“Be yourself,” Charles Schulz once wrote. “No one can say you’re doing it wrong.” It was such moments of understated wisdom that ensured Schulz’s coterie of put-upon cartoon protagonists, from Charlie Brown and Snoopy to Peppermint Patty and Linus van Pelt, their status as some of the most beloved comic strip characters for more than half a century.
First published in October 1950, the Peanuts comic strip became the most influential and popular in the world: at its peak, it was read by 355 million people in 75 countries. The final strip was published on 13 February 2000.
To coincide with the 65th anniversary of the strip, the Peanuts gang have been brought to life, and modern audiences, in a film that will be released on Saturday.
The film release comes at a crucial time for the legacy of the influential comic strip. The final Peanuts cartoon was published the day after Schulz died, aged 77, but old strips are still syndicated to newspapers across the world. However, younger audiences now rarely come into contact with the printed newspapers that were home to the insecurities and misadventures of Charlie Brown and Snoopy for six decades, and the Schulz estate, which collaborated on the film, has expressed hope that it will introduce Peanuts to a new generation.
The film has been written and produced by the cartoonist’s son Craig and grandson Bryan. Schulz’s widow, Jeannie, said because of the mixed reception received by the Peanuts television adaptations made after her husband died, she was originally hesitant about the project.
“That’s why it took so long,” she said. “We did several television shows after my husband died and there were mixed feelings about how they fared. So there were qualms.”
There were 17,897 Peanuts strips published overall, documenting the trials, tribulations, failures and insecurities of the ever-worrying Charlie Brown, who kept going no matter what misfortunes life threw at him. Many have argued that the enduring appeal of Schulz’s strip is its honest and emotionally insightful reflection on the human condition.
Recalling her late husband’s close relationship to the strip, Jeannie said: “He always said, ‘I am all the characters. I’m Charlie Brown. But I also have Lucy in me. I’d love to be able to do all the things that Snoopy does in his fantasy world.’ He said, ‘I can be cranky like Lucy; I’m philosophical like Linus.’
“All the insecurities in the strip are his and I don’t think he ever got over them actually. Despite that insecurity, he did understand how much people loved his work and he appreciated the global reach of the comic strip.”
She said Schulz had been very protective of Peanuts, but added that she thought he would be very pleased with its transition to the big screen for modern audiences.
Schulz’s cartoon may have embraced nostalgia for an innocent and untroubled past, but his cartoon was also progressive at times. As well as always having gender equality in his strips – Peppermint Patty and Charlie Brown both played sport – in 1968, three months after the murder of Martin Luther King Jr, he introduced Franklin, one of the first African American characters in a comic strip.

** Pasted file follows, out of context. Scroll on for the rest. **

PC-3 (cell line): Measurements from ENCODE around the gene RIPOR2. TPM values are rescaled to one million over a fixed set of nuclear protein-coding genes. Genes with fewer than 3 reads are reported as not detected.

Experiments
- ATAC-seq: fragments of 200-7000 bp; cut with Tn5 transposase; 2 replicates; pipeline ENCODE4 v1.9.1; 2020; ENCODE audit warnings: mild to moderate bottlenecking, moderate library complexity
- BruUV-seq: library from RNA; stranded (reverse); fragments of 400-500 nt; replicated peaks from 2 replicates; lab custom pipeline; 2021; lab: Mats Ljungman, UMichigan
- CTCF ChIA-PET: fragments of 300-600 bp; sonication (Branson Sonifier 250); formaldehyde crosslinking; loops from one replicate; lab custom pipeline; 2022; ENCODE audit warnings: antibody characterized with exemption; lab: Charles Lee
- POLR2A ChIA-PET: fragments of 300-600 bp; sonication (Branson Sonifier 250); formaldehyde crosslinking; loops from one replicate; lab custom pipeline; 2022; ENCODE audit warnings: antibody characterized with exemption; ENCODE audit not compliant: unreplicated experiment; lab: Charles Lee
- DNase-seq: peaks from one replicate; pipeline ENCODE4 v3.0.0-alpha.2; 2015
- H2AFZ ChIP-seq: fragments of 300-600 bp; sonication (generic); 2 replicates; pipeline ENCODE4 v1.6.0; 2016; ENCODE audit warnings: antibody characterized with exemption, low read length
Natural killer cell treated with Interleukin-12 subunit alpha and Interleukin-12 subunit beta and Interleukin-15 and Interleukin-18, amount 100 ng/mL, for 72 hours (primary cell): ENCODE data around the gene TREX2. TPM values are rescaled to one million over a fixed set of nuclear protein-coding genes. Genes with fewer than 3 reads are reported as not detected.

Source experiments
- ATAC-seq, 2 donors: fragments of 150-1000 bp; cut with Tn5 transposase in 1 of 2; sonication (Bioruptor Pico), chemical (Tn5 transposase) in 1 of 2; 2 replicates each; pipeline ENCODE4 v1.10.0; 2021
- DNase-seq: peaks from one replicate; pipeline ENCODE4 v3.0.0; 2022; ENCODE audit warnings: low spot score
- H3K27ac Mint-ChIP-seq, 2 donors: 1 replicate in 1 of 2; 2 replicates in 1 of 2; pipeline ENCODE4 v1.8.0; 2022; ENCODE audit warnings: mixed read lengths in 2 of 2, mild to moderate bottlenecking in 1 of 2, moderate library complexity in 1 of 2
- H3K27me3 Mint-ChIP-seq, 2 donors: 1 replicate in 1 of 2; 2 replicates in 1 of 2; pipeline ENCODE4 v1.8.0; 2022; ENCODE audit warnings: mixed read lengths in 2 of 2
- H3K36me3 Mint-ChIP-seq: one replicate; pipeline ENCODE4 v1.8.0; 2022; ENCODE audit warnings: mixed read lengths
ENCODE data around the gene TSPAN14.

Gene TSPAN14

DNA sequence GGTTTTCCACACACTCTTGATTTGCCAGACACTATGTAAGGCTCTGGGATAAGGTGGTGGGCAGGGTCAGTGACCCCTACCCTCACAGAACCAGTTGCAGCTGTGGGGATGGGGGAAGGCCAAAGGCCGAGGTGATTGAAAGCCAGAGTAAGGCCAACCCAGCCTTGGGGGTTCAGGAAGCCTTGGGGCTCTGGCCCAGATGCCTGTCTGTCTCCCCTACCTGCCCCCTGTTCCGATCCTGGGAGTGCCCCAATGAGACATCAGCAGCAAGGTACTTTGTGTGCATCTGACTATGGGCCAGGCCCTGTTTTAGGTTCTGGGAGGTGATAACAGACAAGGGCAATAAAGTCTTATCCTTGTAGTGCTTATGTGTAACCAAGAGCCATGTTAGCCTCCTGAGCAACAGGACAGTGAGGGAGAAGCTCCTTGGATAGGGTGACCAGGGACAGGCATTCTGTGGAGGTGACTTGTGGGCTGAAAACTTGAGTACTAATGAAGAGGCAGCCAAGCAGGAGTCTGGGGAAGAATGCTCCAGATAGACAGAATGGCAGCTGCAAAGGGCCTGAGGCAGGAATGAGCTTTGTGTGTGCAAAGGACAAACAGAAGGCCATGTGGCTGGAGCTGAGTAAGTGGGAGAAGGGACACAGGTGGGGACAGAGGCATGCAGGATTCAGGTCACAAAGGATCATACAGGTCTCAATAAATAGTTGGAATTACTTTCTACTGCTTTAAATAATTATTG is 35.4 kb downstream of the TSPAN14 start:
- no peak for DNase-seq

He had initially been concerned that such a move would be considered patronising or pandering to the fight for racial equality, of which he was a supporter, but a letter from a school teacher convinced him otherwise. His depiction of Franklin as sitting in a classroom next to Peppermint Patty angered southern newspapers, who still had segregation in place, but Schulz refused to alter it, apparently responding: “Either you print it just the way I draw it or I quit. How’s that?”
For Derrick Bang, who runs the Peanuts Fan Club and the website Five Cents Please, Charlie Brown’s emotional honestly was also pioneering in the 1950s. “The way Schulz used his characters was quite novel, mostly in terms of the degree of emotional complexity and interpersonal angst that flowed between the characters,” Bang said.
“I tend to think of adults in the 1950s as the ‘repressed generation’, because they never, ever discussed their feelings; such adults were inclined to raise their children the same way. But here comes Charlie Brown, who talks about his feelings all the time. In effect, he made it okay to feel insecure, as long as you didn’t let it beat you down.”
Bang said the essence of the timeless appeal of Peanuts was that Schulz had created a self-contained universe almost resistant to economic and cultural trends that would age it, adding that it was as relevant today as ever. “Schulz is one of the rare authors, rare artists, who had the ability to evoke a sense of nostalgia for a childhood we never had,” he said. “In hindsight, we have to admire the fact that Schulz was a remarkably perceptive, witty and intelligent individual. He had a firm grasp on the human condition and a lot of the messages that he put forward in the newspaper strip I think are still going to be timeless 200 years from now. Human nature doesn’t change.”
The strip still has a notable following among cartoonists and in the wider literary world. When Schulz died, more than 100 cartoonists paid tribute to him in their comic strips.
Jonathan Franzen described Snoopy as “the protean trickster whose freedom is founded on his confidence that he’s loveable at heart, the quick change artist who, for the sheer joy of it, can become a helicopter or a hockey player or Head Beagle and then again, in a flash, before his virtuosity has a chance to alienate you or diminish you, be the eager little dog who just wants dinner”.